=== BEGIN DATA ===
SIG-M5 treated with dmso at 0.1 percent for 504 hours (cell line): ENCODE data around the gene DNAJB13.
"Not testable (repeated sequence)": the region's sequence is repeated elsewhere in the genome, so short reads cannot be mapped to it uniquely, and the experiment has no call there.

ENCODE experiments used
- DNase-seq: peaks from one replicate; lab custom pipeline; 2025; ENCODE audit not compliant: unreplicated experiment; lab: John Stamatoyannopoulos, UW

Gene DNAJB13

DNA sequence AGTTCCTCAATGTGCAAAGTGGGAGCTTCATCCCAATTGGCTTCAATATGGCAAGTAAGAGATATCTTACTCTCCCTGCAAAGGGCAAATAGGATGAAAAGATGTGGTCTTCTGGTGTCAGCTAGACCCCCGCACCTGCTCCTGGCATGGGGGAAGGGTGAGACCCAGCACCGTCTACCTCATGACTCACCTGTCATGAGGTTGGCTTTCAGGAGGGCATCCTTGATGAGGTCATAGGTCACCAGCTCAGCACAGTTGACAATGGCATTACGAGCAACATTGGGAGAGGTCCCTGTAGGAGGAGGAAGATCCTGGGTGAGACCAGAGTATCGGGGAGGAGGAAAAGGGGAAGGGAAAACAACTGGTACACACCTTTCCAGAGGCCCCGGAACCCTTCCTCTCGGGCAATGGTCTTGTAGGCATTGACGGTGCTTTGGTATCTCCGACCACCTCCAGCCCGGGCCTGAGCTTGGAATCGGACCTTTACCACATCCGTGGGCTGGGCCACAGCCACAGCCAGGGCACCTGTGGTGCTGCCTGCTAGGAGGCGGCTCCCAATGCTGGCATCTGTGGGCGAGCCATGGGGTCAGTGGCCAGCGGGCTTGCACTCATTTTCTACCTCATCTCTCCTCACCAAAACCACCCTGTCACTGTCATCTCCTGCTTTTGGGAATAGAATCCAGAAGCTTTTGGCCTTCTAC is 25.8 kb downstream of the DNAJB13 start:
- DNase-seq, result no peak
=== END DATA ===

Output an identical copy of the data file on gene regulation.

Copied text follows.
SIG-M5 treated with dmso at 0.1 percent for 504 hours (cell line): ENCODE data around the gene DNAJB13.
"Not testable (repeated sequence)": the region's sequence is repeated elsewhere in the genome, so short reads cannot be mapped to it uniquely, and the experiment has no call there.

ENCODE experiments used
- DNase-seq: peaks from one replicate; lab custom pipeline; 2025; ENCODE audit not compliant: unreplicated experiment; lab: John Stamatoyannopoulos, UW

Gene DNAJB13

DNA sequence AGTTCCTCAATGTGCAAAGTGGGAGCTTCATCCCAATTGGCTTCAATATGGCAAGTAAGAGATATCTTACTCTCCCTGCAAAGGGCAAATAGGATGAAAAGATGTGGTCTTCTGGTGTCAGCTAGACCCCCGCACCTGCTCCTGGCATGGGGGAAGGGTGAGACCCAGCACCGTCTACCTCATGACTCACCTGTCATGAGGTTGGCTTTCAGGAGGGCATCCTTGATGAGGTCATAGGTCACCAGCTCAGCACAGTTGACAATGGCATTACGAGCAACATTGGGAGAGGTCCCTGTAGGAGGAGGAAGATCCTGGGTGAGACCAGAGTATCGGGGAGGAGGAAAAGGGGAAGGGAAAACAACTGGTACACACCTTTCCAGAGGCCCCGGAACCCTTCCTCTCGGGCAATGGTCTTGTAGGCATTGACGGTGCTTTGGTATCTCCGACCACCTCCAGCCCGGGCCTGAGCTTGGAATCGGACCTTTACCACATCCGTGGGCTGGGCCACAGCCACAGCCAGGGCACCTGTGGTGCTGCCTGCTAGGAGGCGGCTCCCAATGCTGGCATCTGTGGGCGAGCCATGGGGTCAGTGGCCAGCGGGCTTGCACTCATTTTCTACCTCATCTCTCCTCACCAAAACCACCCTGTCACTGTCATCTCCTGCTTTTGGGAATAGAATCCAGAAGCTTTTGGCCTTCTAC is 25.8 kb downstream of the DNAJB13 start:
- DNase-seq, result no peak